Good morning. This is working theology.
Education is a category that’s ripe for disruption. Tuition has grown faster than incomes over the last decade, eating into slow-growing wages and rising inequality.
Additionally, the internet has created a way for people to learn virtually anything for free from world-leading experts—even sophisticated topics like quantitative finance or gene editing—from YouTube and Google.
At the same time, many new education technology (edtech) companies are also creating new ways for students and employees to learn in-demand skills. Companies like Degreed, Udemy, and LinkedIn Learning (formerly Lynda.com) grow like weeds in an environment like this.
You can see this trend by following the money. More money was invested into edtech last year than ever before, to the tune of $18.66 billion, according to edtech research firm Metaari.
With this level of education available for free, or at least a very small cost, while tuition keeps sky rocketing, why would anyone pay to go to school?
First, talent is competitive. Unemployment rests at historical lows, so the labor market is tight for most companies. There are huge shortages for nurses, teachers, physicians, data analysts, cybersecurity experts, and many other fields. That means you can go to school, get the credential, and easily land one of these jobs.
Second, employers want that credential. Saying you have a master’s degree or a niche certification shows you can put in the time to work hard and achieve your goals as well as having a specific set of skills or knowledge to do the job well. Though some companies are dropping college degree requirements for many jobs, culturally a credential still sends a powerful signal to employers. All things being equal, would you rather hire a master’s degree holder or someone with only a high school diploma?
Third, there is a different level of knowledge (and confidence) that comes with being formally trained by experts in their field. Some of my professors have been world-renowned experts in New Testament manuscripts, or first-century history and culture. Or they have been trained by world-renowned experts: My current economics professor was trained by four Nobel Prize winners at the Chicago Booth School of Business. There’s something powerful about receiving knowledge passed down through generations of scholars.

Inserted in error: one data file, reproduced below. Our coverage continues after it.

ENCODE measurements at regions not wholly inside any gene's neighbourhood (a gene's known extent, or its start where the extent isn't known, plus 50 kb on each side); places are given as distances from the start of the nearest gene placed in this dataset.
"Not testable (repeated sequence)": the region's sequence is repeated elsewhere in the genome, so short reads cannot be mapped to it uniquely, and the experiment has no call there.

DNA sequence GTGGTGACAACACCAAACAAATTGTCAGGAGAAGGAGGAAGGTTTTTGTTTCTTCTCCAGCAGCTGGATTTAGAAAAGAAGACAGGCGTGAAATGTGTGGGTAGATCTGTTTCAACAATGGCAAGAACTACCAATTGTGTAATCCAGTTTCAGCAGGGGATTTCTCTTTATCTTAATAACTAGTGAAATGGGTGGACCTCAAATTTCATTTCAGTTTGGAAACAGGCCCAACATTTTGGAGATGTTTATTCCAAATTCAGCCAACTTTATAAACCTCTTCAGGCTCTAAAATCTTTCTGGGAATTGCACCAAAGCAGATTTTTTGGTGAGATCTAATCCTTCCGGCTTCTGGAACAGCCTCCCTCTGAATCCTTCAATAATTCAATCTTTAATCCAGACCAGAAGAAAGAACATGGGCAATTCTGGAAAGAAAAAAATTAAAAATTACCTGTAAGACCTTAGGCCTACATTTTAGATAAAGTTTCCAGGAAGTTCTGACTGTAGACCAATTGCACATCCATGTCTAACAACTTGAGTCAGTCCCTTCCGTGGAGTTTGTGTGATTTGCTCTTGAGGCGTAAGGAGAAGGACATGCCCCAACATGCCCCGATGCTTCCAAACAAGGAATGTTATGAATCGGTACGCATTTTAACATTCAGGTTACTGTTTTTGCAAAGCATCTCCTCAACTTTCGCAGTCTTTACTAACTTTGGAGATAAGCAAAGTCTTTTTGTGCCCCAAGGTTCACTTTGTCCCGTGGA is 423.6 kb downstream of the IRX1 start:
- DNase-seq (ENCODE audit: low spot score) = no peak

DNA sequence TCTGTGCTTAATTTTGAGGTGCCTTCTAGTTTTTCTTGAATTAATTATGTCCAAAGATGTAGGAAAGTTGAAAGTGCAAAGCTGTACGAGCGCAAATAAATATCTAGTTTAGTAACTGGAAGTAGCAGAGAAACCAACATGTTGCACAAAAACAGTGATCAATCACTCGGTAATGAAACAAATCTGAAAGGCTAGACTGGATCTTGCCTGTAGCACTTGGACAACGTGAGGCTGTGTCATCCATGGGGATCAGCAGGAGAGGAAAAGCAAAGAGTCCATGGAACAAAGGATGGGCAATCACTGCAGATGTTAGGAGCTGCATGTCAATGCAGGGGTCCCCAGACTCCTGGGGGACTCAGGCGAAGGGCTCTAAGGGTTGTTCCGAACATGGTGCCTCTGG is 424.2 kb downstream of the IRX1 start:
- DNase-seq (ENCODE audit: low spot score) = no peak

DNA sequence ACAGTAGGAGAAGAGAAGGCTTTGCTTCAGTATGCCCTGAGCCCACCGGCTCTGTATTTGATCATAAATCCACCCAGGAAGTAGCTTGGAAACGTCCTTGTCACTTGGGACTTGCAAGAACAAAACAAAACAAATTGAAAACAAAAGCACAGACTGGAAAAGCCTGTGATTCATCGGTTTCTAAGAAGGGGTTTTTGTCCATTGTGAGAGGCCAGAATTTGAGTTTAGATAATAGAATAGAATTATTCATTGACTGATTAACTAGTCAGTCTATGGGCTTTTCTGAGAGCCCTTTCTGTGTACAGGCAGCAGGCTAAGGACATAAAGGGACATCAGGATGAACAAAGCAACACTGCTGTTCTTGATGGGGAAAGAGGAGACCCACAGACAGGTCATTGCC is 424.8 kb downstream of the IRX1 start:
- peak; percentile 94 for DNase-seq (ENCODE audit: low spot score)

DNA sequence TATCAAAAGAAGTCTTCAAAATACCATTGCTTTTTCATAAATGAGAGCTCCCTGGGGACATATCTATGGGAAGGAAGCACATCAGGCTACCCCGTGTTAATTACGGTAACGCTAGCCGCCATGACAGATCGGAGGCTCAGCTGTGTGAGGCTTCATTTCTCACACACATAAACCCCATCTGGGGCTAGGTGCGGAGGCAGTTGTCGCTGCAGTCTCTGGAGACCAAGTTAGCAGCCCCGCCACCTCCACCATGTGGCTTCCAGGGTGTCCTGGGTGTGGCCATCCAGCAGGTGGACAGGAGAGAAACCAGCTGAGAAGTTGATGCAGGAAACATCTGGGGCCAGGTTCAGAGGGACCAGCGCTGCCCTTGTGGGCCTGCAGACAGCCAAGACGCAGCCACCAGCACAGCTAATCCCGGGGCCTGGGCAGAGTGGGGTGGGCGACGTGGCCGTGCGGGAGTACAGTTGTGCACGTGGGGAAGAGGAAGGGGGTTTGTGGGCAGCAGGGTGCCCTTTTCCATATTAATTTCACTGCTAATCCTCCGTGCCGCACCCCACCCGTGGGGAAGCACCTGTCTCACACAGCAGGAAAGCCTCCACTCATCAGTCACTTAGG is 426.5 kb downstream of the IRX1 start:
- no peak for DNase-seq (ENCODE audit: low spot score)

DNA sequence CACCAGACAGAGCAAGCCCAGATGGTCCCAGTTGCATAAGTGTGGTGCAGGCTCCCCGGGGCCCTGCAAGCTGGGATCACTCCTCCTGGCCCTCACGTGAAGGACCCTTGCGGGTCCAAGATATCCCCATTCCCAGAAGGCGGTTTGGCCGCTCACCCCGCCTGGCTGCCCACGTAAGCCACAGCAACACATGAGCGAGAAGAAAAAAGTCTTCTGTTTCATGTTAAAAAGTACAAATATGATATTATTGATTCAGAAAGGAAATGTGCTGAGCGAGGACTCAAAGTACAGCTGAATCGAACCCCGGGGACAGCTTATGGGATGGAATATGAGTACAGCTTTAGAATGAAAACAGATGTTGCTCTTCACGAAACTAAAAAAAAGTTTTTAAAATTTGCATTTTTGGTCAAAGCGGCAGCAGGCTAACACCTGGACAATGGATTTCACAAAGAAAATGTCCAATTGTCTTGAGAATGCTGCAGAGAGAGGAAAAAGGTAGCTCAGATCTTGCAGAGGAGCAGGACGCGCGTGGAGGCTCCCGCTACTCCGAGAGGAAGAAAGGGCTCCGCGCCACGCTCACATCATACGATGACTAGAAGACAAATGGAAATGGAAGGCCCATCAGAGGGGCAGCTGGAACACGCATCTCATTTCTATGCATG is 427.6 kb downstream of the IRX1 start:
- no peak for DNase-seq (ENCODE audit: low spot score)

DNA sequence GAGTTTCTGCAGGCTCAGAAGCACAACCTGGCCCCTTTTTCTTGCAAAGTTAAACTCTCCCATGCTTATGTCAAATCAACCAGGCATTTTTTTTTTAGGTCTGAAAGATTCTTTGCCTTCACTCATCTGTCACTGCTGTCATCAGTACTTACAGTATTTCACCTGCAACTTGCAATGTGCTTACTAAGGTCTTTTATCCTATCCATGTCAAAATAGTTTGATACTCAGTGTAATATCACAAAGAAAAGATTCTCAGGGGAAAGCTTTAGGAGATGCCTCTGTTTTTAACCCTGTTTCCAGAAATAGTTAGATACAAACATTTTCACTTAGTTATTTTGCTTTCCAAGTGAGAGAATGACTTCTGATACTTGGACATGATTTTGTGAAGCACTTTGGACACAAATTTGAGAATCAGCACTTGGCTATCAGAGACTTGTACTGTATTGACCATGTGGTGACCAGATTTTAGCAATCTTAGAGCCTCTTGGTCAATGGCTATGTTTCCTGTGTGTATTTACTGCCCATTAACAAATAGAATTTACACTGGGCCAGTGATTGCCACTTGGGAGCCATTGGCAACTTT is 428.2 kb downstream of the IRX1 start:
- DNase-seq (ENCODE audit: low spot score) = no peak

However, I’ve found that there are two kinds of knowledge: information and wisdom.
In his book Religious Affections, eighteenth-century theologian Jonathan Edwards contrasts mere knowledge that honey is sweet with actually tasting the honey’s sweetness: “he that has perceived the sweet taste of honey, knows much more about it, than he who has only looked upon, and felt of it.”†
In other words, you can intellectually know that honey is sweet, but knowing honey is sweet because you have tasted it is a different kind of knowledge. The former is simply information.
This second kind of knowledge is more like wisdom, or perhaps “spiritual” knowledge. You get this kind through experience, through silence or contemplation. It’s the kind that goes down deep into the soul where you truly know a thing, and you’ll never forget it. I think this is the kind of knowledge the Bible talks about.
For years I thought being a spiritual person meant you cram your head full of theological information. I thought you could be closer to God by parsing dispensational and covenant theology, premillennialism and postmillennialism, supralapsarianism and infralapsarianism, and all the other ten-dollar words. The same holds for writing, business, and the other subjects I’ve studied.
But now I realize none of that matters.
Getting closer to God—being more “spiritual”—comes from a quiet gratitude, a grace toward others and yourself, a longing for the beautiful, eternal city. In that realm, some of the least educated people you’ll ever meet are the most spiritually educated people on the planet. You can see the credentials of contentment in their eyes, degrees of delight in their kindness toward you.
In all your striving and learning today, and all the technological advancements in education, I hope you seek the true knowledge that comes from a quiet rest in your soul. Find the truth buried beneath mere information.
Thanks for reading.
† Jonathan Edwards, A Treatise Concerning Religious Affections in Three Parts (Ames, Iowa: International Outreach), 93.